Since there are several types of resin designed to remove different types of contaminants, the regeneration processes can change. In general, the principle of resin regeneration is based on the contact of the resin with the necessary ions to allow the exchange of ions with those to be removed.
In general, at Durpro, when we regenerate resin, it comes in mixed bed tanks. This means that there are two types of resins in the tanks: anionic and cationic. To start the regeneration process, the resins must first be separated. To do this, the resin is placed in a column that will be filled with water. Due to the movement of the water, the anionic resin will go at the top of the tank as it lighter, and the cationic resin, which is heavier, will falls at the bottom.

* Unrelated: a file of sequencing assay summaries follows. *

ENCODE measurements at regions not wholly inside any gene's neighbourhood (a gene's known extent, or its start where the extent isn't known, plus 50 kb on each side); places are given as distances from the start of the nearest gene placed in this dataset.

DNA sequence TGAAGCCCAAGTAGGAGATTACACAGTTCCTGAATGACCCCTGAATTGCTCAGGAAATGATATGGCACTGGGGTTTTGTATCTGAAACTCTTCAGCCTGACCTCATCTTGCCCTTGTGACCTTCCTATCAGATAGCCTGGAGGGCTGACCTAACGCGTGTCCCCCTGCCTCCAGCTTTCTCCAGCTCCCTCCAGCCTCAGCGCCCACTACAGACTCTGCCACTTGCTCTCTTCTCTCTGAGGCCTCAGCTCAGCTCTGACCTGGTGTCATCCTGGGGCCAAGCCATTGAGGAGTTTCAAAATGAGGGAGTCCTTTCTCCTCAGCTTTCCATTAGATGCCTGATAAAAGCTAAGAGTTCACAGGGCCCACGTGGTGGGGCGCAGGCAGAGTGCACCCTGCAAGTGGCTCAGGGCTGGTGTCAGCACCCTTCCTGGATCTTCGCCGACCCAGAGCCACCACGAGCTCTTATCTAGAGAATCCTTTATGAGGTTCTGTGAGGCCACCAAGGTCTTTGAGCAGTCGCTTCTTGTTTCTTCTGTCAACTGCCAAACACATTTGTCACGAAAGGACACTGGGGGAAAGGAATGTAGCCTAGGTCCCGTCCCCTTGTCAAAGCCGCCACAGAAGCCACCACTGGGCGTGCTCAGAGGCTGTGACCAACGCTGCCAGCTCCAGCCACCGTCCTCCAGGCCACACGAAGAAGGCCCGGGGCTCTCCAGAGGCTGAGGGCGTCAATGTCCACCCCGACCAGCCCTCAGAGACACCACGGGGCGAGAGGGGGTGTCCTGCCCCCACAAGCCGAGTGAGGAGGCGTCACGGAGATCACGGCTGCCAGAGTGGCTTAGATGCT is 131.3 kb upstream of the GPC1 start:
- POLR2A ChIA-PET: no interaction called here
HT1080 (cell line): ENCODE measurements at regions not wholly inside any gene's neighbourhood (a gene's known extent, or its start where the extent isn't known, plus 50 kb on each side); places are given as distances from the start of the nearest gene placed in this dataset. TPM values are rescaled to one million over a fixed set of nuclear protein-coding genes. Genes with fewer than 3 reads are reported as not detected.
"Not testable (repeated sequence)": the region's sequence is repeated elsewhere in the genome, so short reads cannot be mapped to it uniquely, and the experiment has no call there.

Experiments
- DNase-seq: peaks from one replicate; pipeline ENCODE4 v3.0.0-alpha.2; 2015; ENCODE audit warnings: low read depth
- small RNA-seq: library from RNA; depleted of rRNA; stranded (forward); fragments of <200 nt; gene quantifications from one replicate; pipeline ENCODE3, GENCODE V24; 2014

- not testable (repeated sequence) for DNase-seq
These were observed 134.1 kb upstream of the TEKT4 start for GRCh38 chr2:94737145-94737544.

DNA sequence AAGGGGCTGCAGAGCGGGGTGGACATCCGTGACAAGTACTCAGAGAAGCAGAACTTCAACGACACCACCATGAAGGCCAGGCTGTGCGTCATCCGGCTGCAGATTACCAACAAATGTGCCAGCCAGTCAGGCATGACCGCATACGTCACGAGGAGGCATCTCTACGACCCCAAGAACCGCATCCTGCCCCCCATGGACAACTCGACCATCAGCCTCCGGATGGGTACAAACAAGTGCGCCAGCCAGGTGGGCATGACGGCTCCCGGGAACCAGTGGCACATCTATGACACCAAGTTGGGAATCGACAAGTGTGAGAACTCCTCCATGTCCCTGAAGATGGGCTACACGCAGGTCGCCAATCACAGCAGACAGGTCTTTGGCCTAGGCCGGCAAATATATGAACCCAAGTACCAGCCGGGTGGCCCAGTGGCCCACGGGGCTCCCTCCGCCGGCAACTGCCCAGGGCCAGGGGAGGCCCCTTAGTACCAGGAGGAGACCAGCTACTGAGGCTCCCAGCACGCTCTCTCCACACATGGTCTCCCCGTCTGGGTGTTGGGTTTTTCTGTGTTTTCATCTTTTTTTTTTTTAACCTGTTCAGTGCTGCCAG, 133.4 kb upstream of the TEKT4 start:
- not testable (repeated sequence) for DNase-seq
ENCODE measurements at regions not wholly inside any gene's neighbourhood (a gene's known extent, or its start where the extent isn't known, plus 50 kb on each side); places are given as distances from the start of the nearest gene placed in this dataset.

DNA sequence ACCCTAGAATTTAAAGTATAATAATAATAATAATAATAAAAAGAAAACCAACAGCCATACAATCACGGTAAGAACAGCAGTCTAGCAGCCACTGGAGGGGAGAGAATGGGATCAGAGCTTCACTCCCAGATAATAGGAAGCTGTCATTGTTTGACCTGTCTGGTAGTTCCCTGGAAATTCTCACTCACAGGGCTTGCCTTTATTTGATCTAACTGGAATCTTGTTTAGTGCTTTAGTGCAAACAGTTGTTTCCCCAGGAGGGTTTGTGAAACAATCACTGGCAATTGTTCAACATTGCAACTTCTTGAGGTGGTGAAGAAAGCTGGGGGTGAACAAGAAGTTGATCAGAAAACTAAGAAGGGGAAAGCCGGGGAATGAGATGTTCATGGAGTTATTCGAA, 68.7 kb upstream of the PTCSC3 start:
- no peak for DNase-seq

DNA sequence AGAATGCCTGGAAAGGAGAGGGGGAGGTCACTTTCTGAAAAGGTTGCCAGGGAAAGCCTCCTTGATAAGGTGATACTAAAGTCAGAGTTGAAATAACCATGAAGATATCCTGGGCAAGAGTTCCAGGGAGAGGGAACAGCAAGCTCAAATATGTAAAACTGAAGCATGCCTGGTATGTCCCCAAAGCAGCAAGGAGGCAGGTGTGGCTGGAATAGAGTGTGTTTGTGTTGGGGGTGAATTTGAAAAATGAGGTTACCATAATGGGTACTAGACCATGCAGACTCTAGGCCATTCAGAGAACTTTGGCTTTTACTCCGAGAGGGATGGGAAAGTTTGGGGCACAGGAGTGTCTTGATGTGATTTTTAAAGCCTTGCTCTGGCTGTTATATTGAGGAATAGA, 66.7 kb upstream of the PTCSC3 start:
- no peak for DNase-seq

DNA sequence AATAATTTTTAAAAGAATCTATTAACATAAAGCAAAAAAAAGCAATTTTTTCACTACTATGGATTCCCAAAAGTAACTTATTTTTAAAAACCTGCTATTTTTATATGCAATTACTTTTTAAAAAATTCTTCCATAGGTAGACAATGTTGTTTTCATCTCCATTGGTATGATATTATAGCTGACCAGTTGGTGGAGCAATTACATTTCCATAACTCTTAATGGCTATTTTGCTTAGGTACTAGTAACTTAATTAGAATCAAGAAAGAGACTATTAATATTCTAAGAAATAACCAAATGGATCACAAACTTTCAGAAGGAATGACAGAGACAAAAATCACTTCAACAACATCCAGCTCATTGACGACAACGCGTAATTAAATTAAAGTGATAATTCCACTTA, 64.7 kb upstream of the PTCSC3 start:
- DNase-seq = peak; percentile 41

Once separated, the cationic resin is treated with hydrochloric acid (HCl) or, in some cases, sulfuric acid (H2SO4). While the anionic resin is treated with caustic soda (NaOH).
The step of exposing the resin to the chemicals is used to restore the ions needed to perform the ion exchange. After the resin has been exposed to the appropriate chemical concentration for a specified time, it must be rinsed until there is no trace of chloride for cationic resin and sodium for anionic resin.
After rinsing, the resin is mixed and transferred to a reservoir or to the customers' containers. Before being transported, the resin tanks and vessels must be purged of water to prevent resin separation due to vibration. In addition to preventing separation, water purging protects against freezing during the winter, which could damage the tanks.